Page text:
W e spotted the very old gemsbok bull on the opposite slope a little less than an hour ago. Now it is already late in the morning and the valiant bull is comfortably standing under a large worm-cure albizia tree which gives him highly valued shade. Keeping our heads down, Roland and I have sneaked forward to a distance of some 600 metres, but now it seems impossible to remain unnoticed and close the gap to shooting distance. The old bull has chosen a perfect shade spot from which he can survey the entire area. Every now and then he turns his head and scents, first in our direction, then to the other side to make sure that no foe is in the vicinity. rough the binoculars he looks absolutely majestic in the shimmering heat, his body massive, the big horns worn. With his battle scars and his beautiful war paint an old fighter like this is truly the king of the desert.
But marvelling will not lead us to success – we have to move on because time doesn’t stand still and by now the sun is roasting us. Cautiously we continue ever so slowly, from one shrub to the next, to take advantage of the little bit of cover there is. Every step has to be taken with the utmost precision in order to avoid the crunching sound of the stones. Occasionally there is some clatter behind me because Roland, of course, is not used to walking on a stony surface like this. Suddenly the bull scents in our direction. “Damn“, Roland whispers behind me, “has he noticed us?” I stop, move my hand backwards in slow motion and indicate to Roland that he mustn’t move. ere we are, not daring to move and the sun beating down on our necks. It seems like a moment frozen in time, despite the scorching heat. The gemsbok bull is still scenting in our direction and now I feel pain coming on in my legs. I am sure it’s the same for Roland, but we don’t have a choice, we have to stick it out. After what seems like an eternity our suffering finally comes to an end: the bull stops scenting. If we don’t change our strategy now it will all have been for nothing. I indicate to Roland that we have to get down again. Down onto the hot stones, to be precise. “Sit on your bum and put your weapon on your lap”, I whisper, “use your hands for support and pull yourself forward with your legs.” And so we edge forward metre by metre. In between we brie y rub our hands on our clothes to prevent blisters, and on we go. Every now and then I turn my head to make sure that Roland is still ok, because the effects of the heat and the physical exertion are written all over his face. But whether we like it or not, we have to continue.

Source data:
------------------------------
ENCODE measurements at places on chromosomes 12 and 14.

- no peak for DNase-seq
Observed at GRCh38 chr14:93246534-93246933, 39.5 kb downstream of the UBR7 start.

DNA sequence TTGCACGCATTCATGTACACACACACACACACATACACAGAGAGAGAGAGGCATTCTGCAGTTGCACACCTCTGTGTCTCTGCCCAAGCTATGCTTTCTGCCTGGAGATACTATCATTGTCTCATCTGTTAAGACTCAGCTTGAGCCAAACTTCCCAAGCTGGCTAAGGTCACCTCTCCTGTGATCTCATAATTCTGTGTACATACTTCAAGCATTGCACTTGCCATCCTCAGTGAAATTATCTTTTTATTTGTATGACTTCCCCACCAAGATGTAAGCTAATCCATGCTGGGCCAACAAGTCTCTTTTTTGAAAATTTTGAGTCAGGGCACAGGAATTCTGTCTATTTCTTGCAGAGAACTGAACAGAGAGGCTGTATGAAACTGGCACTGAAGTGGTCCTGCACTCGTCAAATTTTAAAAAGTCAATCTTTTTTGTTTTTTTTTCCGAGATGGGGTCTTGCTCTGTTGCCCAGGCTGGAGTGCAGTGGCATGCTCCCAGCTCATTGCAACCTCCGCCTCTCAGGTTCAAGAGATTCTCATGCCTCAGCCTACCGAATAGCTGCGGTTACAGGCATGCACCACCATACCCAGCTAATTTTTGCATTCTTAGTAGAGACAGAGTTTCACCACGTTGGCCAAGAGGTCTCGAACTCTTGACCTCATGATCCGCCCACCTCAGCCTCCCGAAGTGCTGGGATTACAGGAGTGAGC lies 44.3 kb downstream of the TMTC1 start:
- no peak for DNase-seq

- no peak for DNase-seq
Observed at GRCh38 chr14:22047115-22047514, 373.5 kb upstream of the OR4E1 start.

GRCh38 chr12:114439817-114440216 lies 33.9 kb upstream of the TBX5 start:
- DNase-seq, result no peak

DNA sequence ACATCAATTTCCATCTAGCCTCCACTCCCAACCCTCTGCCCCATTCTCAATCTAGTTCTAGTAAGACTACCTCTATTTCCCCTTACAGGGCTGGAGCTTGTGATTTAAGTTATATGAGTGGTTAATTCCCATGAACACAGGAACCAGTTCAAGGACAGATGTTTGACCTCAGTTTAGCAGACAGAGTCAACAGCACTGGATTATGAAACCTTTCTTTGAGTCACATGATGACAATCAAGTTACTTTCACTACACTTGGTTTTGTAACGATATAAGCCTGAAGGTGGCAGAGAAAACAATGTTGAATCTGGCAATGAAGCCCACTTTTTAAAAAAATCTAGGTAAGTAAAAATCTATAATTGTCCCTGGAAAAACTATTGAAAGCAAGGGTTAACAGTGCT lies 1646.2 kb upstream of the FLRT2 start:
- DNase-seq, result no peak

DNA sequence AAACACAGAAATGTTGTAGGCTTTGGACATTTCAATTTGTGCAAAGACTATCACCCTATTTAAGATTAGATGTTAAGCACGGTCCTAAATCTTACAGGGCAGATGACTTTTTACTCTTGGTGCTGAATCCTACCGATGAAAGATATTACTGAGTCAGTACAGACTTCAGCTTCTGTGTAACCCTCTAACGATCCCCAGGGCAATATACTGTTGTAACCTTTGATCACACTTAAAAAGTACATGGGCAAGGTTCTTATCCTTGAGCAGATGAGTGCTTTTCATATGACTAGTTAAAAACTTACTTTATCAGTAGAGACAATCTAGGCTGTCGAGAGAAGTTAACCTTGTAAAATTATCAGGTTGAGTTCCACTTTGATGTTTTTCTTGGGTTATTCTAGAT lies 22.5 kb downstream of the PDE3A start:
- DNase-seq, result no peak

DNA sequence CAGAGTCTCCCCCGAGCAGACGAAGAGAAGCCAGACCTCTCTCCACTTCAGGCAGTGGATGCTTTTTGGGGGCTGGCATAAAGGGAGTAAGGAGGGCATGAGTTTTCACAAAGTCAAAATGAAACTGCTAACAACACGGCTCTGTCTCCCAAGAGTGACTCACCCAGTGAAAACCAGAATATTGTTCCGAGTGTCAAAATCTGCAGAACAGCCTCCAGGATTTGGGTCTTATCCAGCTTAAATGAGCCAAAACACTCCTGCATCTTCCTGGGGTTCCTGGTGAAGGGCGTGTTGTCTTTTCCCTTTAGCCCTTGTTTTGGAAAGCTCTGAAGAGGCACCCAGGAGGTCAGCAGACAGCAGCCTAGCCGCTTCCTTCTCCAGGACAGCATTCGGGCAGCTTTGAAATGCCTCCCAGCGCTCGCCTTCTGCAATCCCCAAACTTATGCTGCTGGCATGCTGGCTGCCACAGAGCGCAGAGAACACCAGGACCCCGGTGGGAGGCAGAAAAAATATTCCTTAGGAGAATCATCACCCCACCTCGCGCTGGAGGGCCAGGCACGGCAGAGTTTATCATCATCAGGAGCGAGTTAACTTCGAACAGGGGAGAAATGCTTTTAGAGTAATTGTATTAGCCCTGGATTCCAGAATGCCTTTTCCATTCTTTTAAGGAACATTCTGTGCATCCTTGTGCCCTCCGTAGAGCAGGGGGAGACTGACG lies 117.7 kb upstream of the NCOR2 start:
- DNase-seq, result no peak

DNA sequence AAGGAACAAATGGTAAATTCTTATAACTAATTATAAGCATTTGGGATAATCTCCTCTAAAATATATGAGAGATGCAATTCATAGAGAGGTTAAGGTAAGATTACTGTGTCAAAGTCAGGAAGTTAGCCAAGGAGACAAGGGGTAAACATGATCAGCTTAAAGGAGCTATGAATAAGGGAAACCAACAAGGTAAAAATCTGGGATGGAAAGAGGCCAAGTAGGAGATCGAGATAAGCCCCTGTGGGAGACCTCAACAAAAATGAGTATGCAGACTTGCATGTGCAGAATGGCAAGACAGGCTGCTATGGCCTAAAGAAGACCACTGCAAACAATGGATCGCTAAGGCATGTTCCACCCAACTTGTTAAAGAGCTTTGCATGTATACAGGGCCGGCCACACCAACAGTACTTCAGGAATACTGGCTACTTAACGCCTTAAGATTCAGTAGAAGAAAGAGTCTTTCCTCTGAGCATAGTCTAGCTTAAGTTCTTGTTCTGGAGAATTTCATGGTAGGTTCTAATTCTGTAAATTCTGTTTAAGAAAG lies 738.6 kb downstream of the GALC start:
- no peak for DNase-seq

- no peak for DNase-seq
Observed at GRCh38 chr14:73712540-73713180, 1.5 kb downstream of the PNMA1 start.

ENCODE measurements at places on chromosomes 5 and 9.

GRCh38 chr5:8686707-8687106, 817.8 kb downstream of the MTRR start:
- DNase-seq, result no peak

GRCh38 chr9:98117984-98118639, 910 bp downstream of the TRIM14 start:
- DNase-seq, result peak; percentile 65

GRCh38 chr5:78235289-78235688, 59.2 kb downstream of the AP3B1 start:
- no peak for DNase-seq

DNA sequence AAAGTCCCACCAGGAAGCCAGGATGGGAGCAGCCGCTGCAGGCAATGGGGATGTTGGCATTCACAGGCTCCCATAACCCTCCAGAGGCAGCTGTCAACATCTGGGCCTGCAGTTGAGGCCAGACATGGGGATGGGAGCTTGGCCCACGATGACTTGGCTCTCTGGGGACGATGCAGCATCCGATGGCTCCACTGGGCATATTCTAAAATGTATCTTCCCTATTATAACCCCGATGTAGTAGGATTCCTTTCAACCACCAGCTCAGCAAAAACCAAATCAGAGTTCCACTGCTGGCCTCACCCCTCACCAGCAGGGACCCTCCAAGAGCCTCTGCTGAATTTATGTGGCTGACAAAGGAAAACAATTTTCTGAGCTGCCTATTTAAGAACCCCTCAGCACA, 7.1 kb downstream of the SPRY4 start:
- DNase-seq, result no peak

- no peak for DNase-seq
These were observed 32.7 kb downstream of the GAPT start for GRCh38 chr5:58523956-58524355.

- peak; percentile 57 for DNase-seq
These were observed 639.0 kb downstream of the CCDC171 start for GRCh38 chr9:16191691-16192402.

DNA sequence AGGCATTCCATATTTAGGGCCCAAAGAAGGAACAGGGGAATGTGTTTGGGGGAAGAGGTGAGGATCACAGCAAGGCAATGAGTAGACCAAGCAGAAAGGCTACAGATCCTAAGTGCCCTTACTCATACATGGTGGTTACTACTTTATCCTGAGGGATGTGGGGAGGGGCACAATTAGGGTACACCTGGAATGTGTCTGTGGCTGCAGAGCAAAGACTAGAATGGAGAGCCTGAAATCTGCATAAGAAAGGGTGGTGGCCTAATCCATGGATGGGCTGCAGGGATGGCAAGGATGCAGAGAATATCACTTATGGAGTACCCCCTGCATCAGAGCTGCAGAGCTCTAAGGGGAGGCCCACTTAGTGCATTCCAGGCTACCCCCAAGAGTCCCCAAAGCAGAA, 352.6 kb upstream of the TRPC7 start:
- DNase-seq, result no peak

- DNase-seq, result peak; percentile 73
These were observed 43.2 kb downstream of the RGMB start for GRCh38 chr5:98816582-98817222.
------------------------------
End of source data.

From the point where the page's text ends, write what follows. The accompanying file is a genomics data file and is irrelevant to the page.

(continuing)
Suddenly I notice that the bull is getting restless. A distance of 400 metres is still far too much for a good shot. Has he noticed us? Has he picked up the scent? No, the wind is in our favour; probably he is simply moving on to find a better tree or water. As I watch him through my binoculars he is slowly moving further up the slope. If he disappeared behind the hill soon it would be the perfect opportunity for us to quickly catch up and perhaps get a shot on the other side. But for now we just have to wait.
Close behind me Roland is sitting on the searing hot stones, carefully removing thorns from his hand. Suddenly the third line of the Südwesterlied comes to mind, the song which in a way served as an unofficial ‘national anthem’ before independence. The lyrics are about everlasting love for this arid land, despite its hardships – such as crags burnt by the sun. The sun is really making a good job of it, also today.
But while the crags and stones seem to have no problem with getting scorched, a human being exposed to these conditions will become very much aware of being in Africa. The gemsbok takes his time, nibbles on a blade of grass here and there, scents briefly, strains his ears in all directions and majestically continues up the hill without hurry. It is clear that he is at home in this rough terrain. Despite his massive body he negotiates it with incredible ease. He seems like an old man on a sidewalk who imagines himself to be a lot younger. We are still sitting on these burning hot stones, but not for much longer, and then we will have to act fast. Now he is up there, against the horizon, and in the shimmering heat he blends into the landscape so perfectly that he almost fades from sight. His mighty horns are the last of him that I see as he disappears over the horizon.